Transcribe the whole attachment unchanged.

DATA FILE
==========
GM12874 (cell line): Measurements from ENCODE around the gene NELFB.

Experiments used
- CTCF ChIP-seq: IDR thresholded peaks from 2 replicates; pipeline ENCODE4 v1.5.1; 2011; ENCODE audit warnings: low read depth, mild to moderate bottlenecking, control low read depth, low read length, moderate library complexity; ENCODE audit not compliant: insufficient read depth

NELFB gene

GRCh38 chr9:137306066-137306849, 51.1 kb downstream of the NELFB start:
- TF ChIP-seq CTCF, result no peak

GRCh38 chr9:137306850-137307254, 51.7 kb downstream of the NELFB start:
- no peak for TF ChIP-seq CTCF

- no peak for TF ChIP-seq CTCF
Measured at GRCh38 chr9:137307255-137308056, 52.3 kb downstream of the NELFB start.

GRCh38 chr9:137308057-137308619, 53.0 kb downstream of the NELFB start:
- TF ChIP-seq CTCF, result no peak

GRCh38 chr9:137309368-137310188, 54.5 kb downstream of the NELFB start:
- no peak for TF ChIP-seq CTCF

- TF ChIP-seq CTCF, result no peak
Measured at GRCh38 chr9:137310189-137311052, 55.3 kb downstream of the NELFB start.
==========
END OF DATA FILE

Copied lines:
GM12874 (cell line): Measurements from ENCODE around the gene NELFB.

Experiments used
- CTCF ChIP-seq: IDR thresholded peaks from 2 replicates; pipeline ENCODE4 v1.5.1; 2011; ENCODE audit warnings: low read depth, mild to moderate bottlenecking, control low read depth, low read length, moderate library complexity; ENCODE audit not compliant: insufficient read depth

NELFB gene

GRCh38 chr9:137306066-137306849, 51.1 kb downstream of the NELFB start:
- TF ChIP-seq CTCF, result no peak

GRCh38 chr9:137306850-137307254, 51.7 kb downstream of the NELFB start:
- no peak for TF ChIP-seq CTCF

- no peak for TF ChIP-seq CTCF
Measured at GRCh38 chr9:137307255-137308056, 52.3 kb downstream of the NELFB start.

GRCh38 chr9:137308057-137308619, 53.0 kb downstream of the NELFB start:
- TF ChIP-seq CTCF, result no peak

GRCh38 chr9:137309368-137310188, 54.5 kb downstream of the NELFB start:
- no peak for TF ChIP-seq CTCF

- TF ChIP-seq CTCF, result no peak
Measured at GRCh38 chr9:137310189-137311052, 55.3 kb downstream of the NELFB start.